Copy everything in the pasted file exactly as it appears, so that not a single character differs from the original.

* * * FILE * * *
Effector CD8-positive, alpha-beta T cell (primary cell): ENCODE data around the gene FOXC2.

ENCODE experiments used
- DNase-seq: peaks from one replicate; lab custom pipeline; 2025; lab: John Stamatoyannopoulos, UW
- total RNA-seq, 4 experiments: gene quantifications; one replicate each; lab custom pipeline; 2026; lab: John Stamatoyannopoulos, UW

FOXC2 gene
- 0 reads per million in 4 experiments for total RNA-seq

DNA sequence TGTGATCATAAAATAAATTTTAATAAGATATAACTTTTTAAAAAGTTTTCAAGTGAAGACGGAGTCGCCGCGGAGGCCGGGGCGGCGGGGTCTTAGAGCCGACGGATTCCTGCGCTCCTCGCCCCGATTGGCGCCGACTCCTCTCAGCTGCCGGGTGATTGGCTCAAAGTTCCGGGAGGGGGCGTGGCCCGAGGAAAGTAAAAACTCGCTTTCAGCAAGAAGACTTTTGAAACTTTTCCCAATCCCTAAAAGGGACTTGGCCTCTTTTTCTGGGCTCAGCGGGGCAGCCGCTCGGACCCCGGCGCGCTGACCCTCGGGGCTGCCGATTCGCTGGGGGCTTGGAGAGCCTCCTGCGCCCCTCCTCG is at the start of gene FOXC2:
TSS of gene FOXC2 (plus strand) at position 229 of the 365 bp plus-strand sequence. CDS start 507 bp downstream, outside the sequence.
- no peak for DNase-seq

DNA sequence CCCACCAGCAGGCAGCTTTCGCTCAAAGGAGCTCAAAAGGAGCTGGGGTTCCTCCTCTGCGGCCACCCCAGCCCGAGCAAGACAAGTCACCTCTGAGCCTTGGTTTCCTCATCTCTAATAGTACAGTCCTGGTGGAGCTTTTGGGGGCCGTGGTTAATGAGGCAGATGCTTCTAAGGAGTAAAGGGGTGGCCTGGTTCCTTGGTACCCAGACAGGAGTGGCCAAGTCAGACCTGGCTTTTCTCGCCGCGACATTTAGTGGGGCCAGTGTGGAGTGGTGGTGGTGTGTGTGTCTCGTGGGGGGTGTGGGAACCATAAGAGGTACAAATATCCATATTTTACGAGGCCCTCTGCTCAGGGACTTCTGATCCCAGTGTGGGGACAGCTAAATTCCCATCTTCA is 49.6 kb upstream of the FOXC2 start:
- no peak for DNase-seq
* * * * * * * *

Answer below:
Effector CD8-positive, alpha-beta T cell (primary cell): ENCODE data around the gene FOXC2.

ENCODE experiments used
- DNase-seq: peaks from one replicate; lab custom pipeline; 2025; lab: John Stamatoyannopoulos, UW
- total RNA-seq, 4 experiments: gene quantifications; one replicate each; lab custom pipeline; 2026; lab: John Stamatoyannopoulos, UW

FOXC2 gene
- 0 reads per million in 4 experiments for total RNA-seq

DNA sequence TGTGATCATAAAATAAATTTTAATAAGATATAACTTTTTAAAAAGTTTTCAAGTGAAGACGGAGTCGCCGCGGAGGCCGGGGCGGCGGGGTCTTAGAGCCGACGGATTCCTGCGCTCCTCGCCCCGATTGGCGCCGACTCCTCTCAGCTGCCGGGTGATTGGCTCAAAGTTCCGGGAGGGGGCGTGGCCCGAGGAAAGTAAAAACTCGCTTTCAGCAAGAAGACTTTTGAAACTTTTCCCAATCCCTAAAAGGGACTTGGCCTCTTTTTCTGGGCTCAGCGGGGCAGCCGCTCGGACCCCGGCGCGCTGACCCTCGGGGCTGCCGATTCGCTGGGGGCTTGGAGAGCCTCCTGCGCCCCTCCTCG is at the start of gene FOXC2:
TSS of gene FOXC2 (plus strand) at position 229 of the 365 bp plus-strand sequence. CDS start 507 bp downstream, outside the sequence.
- no peak for DNase-seq

DNA sequence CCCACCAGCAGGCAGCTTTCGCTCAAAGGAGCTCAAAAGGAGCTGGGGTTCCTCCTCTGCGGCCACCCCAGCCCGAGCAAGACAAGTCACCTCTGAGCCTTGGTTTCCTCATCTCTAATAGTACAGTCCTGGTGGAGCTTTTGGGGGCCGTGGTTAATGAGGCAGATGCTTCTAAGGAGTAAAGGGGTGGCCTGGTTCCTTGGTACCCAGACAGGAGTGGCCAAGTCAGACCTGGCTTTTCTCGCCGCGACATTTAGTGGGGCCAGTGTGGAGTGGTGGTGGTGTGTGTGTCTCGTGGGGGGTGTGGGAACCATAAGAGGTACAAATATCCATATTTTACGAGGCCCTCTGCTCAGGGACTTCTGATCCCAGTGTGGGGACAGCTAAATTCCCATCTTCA is 49.6 kb upstream of the FOXC2 start:
- no peak for DNase-seq